Friday, August 14, 2009

Tucked Under the Stairs

When you have a small house, every inch of available space counts.

And when the mother lives in it, it becomes a mission to fill every inch of said available space. Hence the tiny room under the basement stairs. That's it. Right there. There's a boat on the door! (The family room has a nautical theme.)

I don't remember that space when we were looking at the house. I have no idea what, how, or even if the POs were using it in some way. I do know that it was not finished. The cinderblock wall was exposed as was the concrete floor.

Along the wall adjacent to the door, they didn't even bother to frame it in.

But after we moved in, the mother had shelves built along the tallest wall, an area that sits immediately to the side of the fireplace box. (Or to the left of that door.) Over the years, it came to hold various small pieces of furniture and was something of a storage catch-all.

But some years back, the mother decided to use it as a place to house a budding collection of Coke memoribilia. And the little room beneath the stairs has since become known as the "Coca-Cola Room. "

The little room is usually pretty quiet but in recent months it has seen a lot of activity. We had to go through there (and remove the shelving) to install the gas line for the fireplace. Then, months later, we had to shortcut through to run line for one of the added electrical outlets. Since then, it's been in a bit of a shambles. (In keeping with the theme for the rest of the house.)

But when the mother started clearing the family room, she cleaned the little room from top to bottom, rearranged the shelves and discarded the sheet thrown over an extension rod that had cloaked the content of the shelves for years. She was pondering having me put up shutters. Then she contemplated louvred doors. And then, she even thought about a bifold. (Wouldn't fit, at least not to open and close.)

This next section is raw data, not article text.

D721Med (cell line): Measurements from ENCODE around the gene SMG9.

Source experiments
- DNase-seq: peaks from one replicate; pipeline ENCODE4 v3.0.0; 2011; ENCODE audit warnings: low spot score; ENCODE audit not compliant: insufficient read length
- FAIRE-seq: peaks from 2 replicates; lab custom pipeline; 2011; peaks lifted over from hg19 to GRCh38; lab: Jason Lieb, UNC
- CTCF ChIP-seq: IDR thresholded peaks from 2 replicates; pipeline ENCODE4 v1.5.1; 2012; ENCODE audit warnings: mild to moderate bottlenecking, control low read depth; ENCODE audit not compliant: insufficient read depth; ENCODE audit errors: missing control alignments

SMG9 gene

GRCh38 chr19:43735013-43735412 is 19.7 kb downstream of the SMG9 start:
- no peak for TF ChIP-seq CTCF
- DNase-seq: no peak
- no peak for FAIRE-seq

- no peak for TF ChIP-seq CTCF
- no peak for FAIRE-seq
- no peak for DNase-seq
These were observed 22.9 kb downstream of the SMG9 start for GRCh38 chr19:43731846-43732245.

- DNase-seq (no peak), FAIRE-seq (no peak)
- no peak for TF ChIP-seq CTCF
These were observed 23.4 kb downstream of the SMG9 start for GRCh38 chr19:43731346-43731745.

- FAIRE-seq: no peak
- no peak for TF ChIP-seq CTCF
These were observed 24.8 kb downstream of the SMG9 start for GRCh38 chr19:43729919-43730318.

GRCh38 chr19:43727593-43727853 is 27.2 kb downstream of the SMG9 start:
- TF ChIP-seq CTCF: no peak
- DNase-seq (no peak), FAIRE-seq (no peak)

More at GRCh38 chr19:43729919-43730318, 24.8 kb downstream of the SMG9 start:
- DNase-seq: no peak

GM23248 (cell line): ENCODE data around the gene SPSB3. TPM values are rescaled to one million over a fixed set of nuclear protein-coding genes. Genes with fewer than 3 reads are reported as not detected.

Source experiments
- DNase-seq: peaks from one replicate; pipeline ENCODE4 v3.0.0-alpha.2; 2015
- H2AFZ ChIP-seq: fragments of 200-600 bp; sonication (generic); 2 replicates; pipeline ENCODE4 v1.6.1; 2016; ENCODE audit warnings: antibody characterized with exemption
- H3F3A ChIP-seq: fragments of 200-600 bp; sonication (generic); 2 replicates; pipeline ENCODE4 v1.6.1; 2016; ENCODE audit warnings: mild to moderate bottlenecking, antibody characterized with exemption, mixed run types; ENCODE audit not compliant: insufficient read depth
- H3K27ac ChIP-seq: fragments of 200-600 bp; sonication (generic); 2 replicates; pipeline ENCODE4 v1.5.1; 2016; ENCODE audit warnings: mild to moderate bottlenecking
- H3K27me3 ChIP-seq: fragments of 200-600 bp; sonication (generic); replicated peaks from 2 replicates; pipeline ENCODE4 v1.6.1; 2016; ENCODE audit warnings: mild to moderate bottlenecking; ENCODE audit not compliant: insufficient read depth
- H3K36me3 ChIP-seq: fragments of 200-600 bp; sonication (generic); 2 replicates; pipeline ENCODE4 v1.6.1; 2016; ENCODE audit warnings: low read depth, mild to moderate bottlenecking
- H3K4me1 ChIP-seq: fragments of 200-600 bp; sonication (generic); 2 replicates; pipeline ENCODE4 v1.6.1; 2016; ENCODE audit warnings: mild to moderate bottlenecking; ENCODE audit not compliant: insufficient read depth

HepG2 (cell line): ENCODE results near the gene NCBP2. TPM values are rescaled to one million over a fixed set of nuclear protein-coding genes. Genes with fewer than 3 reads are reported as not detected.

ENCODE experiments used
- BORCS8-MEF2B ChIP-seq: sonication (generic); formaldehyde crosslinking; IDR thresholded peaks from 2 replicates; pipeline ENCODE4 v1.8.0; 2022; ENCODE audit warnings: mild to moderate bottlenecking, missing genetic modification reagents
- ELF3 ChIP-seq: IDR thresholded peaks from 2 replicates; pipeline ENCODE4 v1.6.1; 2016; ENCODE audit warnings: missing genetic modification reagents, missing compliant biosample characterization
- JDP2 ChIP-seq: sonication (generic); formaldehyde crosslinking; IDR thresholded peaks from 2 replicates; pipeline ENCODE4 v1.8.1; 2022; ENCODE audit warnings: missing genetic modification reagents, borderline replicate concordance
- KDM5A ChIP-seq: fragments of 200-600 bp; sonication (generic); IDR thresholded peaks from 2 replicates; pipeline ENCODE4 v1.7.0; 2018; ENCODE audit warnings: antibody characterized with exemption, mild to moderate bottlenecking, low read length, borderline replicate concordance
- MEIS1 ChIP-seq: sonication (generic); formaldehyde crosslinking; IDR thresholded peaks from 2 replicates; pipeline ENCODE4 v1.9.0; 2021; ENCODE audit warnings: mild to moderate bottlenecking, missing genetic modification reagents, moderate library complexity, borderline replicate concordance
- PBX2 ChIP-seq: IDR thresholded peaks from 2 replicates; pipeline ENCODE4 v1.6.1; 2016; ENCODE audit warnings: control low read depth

Then, she hit upon a fake bamboo shade -- which we couldn't find one anywhere! One of her friends had one laying around, meant for something else but never used, and just gave it to her. When Lawrence was here last, one of his small jobs was to cut that shade to fit the shelf unit. It now looks like this when you open the door.

The shade fits perfectly and it hides all of the stuff that it stores. Lawrence did something I was awed by to get this 48-inch shade in a 34-inch space.

First, he took electrical tape applying it backwards (sticky side away from the surface) to the still wound in a cylinder shade. He did this top, middle, and bottom.

He then measured the cut points being careful to NOT cut off either of the hanging brackets. This is why both ends were cut instead of just one.

He then used a reciprocating saw and buzzed right through it. Just make sure while you're taping it up that the CORDS are beyond your cutting point. We lucked out.

Then, voila, custom shade! Just look how nicely it fits AND operates.

With the mother's ideas and Lawrence's little bits of outright ingenuity, what a perfect little project.

So that's the little closet under the stairs. But, if you're dying with curiousity, the shelves and that bit of furniture are what you see when you open the door. But what's off to the right? Just how deep does that little room go?
Well, just take a look. This is what you see from the doorway, looking right.